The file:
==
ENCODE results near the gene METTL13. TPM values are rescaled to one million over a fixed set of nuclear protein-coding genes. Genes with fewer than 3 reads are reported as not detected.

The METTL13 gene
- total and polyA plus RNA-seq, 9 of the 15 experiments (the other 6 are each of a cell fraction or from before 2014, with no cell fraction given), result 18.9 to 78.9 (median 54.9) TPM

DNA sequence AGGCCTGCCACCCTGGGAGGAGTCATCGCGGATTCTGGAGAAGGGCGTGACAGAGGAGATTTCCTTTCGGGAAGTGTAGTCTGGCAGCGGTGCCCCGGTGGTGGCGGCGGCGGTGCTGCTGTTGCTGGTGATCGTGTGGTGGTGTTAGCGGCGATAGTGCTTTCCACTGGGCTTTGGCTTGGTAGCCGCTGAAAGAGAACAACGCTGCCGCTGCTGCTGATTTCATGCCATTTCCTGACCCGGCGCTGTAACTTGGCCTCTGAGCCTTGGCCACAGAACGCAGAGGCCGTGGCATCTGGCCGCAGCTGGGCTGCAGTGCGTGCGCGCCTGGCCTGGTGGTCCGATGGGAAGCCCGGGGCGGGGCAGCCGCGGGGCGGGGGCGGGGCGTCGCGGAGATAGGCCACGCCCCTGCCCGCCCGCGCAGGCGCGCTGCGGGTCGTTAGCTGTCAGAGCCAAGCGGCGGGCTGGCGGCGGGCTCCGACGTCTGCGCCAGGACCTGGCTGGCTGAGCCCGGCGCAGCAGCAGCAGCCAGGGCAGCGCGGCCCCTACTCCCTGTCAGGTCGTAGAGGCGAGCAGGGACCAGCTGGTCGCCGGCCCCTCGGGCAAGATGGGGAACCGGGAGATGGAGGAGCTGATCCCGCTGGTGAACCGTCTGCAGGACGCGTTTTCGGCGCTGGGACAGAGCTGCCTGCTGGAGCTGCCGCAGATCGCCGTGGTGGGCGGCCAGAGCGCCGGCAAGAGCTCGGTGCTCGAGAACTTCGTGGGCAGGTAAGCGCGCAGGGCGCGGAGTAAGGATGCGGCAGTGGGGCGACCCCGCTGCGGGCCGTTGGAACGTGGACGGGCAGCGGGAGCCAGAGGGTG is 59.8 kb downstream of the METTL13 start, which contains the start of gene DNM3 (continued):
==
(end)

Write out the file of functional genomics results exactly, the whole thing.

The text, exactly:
ENCODE results near the gene METTL13. TPM values are rescaled to one million over a fixed set of nuclear protein-coding genes. Genes with fewer than 3 reads are reported as not detected.

The METTL13 gene
- total and polyA plus RNA-seq, 9 of the 15 experiments (the other 6 are each of a cell fraction or from before 2014, with no cell fraction given), result 18.9 to 78.9 (median 54.9) TPM

DNA sequence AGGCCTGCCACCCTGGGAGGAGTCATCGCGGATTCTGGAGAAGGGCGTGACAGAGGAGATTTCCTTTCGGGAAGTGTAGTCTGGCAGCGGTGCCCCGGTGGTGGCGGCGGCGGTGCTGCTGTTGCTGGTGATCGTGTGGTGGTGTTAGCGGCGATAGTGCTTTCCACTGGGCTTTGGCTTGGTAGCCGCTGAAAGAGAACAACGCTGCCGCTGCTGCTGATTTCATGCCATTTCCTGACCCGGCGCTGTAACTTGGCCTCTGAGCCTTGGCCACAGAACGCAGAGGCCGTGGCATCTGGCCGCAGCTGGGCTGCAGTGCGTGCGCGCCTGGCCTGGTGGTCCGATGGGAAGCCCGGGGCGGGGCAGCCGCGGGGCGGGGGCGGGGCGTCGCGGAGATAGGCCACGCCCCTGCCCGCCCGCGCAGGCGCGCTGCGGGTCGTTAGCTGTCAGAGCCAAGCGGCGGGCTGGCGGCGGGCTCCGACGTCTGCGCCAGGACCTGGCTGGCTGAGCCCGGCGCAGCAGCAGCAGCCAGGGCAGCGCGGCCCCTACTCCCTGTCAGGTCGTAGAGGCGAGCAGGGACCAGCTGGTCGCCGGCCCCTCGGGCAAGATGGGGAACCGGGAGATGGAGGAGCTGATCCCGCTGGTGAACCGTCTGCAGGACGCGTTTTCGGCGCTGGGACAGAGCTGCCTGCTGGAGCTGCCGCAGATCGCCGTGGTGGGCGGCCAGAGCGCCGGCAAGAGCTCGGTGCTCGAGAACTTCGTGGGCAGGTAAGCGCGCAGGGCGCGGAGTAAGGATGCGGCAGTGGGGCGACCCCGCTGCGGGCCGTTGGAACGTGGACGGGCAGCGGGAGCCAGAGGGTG is 59.8 kb downstream of the METTL13 start, which contains the start of gene DNM3 (continued):